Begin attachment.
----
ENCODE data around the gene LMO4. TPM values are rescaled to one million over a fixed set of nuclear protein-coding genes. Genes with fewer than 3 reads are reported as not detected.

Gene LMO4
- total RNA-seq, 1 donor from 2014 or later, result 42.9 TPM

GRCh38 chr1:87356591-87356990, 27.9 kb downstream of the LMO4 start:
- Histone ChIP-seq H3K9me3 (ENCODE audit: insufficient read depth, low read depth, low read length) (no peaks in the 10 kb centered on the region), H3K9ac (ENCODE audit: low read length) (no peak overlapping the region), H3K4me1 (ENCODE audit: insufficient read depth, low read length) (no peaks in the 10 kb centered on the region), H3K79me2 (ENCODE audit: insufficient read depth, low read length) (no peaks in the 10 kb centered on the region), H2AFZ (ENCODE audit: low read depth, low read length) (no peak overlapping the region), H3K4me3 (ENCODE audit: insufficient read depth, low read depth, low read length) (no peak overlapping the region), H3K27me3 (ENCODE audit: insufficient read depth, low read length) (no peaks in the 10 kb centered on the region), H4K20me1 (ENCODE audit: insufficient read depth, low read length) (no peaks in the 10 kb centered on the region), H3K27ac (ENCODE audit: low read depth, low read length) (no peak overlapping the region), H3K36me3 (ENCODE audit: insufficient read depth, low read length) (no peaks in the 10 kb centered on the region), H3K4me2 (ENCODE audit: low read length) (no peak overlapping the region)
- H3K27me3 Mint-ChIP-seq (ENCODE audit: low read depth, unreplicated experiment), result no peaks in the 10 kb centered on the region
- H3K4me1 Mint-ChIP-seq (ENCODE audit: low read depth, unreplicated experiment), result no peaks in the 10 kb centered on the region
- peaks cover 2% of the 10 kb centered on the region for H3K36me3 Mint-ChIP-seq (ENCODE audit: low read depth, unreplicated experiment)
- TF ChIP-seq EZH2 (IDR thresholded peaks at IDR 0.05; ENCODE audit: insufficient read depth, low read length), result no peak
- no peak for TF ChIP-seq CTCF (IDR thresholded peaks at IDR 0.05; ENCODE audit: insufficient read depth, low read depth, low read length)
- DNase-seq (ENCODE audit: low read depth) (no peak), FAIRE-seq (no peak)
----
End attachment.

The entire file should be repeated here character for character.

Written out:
ENCODE data around the gene LMO4. TPM values are rescaled to one million over a fixed set of nuclear protein-coding genes. Genes with fewer than 3 reads are reported as not detected.

Gene LMO4
- total RNA-seq, 1 donor from 2014 or later, result 42.9 TPM

GRCh38 chr1:87356591-87356990, 27.9 kb downstream of the LMO4 start:
- Histone ChIP-seq H3K9me3 (ENCODE audit: insufficient read depth, low read depth, low read length) (no peaks in the 10 kb centered on the region), H3K9ac (ENCODE audit: low read length) (no peak overlapping the region), H3K4me1 (ENCODE audit: insufficient read depth, low read length) (no peaks in the 10 kb centered on the region), H3K79me2 (ENCODE audit: insufficient read depth, low read length) (no peaks in the 10 kb centered on the region), H2AFZ (ENCODE audit: low read depth, low read length) (no peak overlapping the region), H3K4me3 (ENCODE audit: insufficient read depth, low read depth, low read length) (no peak overlapping the region), H3K27me3 (ENCODE audit: insufficient read depth, low read length) (no peaks in the 10 kb centered on the region), H4K20me1 (ENCODE audit: insufficient read depth, low read length) (no peaks in the 10 kb centered on the region), H3K27ac (ENCODE audit: low read depth, low read length) (no peak overlapping the region), H3K36me3 (ENCODE audit: insufficient read depth, low read length) (no peaks in the 10 kb centered on the region), H3K4me2 (ENCODE audit: low read length) (no peak overlapping the region)
- H3K27me3 Mint-ChIP-seq (ENCODE audit: low read depth, unreplicated experiment), result no peaks in the 10 kb centered on the region
- H3K4me1 Mint-ChIP-seq (ENCODE audit: low read depth, unreplicated experiment), result no peaks in the 10 kb centered on the region
- peaks cover 2% of the 10 kb centered on the region for H3K36me3 Mint-ChIP-seq (ENCODE audit: low read depth, unreplicated experiment)
- TF ChIP-seq EZH2 (IDR thresholded peaks at IDR 0.05; ENCODE audit: insufficient read depth, low read length), result no peak
- no peak for TF ChIP-seq CTCF (IDR thresholded peaks at IDR 0.05; ENCODE audit: insufficient read depth, low read depth, low read length)
- DNase-seq (ENCODE audit: low read depth) (no peak), FAIRE-seq (no peak)